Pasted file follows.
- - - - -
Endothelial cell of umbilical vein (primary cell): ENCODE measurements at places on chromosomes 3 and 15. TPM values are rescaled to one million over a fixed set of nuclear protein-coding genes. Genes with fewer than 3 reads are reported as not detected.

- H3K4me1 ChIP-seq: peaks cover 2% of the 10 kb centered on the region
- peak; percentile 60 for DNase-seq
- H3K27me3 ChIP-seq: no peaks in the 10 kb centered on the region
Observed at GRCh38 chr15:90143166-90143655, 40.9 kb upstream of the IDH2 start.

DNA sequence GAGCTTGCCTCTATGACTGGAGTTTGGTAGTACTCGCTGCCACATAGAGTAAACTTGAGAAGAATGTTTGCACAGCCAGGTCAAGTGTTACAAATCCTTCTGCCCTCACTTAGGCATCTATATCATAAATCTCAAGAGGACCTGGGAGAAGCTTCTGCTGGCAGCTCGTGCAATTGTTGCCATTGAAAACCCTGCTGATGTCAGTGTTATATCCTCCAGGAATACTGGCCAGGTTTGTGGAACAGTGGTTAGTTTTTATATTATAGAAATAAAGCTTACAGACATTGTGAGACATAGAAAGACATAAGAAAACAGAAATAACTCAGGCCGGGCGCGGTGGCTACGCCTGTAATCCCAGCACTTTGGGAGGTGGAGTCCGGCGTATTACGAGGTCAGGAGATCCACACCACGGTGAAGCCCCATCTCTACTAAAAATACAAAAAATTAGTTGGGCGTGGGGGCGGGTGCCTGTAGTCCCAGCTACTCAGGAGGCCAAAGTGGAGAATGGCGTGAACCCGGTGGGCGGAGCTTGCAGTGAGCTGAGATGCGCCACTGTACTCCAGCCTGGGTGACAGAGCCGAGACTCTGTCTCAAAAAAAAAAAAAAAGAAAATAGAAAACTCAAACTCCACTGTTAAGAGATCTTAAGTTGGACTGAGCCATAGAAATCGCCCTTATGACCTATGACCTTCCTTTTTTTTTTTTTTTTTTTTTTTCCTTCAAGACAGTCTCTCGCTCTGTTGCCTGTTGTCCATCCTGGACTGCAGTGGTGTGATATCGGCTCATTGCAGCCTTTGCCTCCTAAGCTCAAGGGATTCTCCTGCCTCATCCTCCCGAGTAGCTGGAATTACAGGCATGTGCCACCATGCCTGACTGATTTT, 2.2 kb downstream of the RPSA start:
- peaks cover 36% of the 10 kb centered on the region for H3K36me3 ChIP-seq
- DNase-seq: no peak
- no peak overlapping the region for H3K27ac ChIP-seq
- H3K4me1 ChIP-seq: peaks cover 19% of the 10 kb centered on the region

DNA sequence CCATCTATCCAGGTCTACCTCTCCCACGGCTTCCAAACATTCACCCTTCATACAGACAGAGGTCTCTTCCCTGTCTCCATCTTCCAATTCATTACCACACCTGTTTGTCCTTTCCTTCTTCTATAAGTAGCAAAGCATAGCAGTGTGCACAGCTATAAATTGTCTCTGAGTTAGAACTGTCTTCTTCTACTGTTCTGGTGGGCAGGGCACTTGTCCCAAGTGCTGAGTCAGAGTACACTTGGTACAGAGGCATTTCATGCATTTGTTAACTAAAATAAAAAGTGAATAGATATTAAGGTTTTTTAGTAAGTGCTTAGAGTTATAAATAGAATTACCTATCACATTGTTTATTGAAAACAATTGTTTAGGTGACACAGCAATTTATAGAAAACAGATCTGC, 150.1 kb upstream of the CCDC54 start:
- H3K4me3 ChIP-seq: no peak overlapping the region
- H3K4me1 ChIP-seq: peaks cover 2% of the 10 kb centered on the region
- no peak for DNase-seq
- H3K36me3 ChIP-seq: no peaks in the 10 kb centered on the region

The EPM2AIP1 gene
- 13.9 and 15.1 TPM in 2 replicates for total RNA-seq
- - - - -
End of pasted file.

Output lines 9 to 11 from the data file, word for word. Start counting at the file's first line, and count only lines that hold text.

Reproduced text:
- no peak overlapping the region for H3K27ac ChIP-seq
- H3K4me1 ChIP-seq: peaks cover 19% of the 10 kb centered on the region

DNA sequence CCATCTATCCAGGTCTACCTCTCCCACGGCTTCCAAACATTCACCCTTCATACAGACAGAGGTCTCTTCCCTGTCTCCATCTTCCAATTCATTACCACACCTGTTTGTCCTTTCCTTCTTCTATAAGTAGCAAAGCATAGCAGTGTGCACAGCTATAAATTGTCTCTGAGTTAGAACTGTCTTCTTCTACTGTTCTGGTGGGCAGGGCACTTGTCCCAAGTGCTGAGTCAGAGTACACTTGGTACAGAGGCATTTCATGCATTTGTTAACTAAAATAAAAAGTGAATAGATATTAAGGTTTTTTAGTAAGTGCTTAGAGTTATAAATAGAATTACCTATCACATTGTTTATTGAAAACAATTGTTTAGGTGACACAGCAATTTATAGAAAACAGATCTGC, 150.1 kb upstream of the CCDC54 start: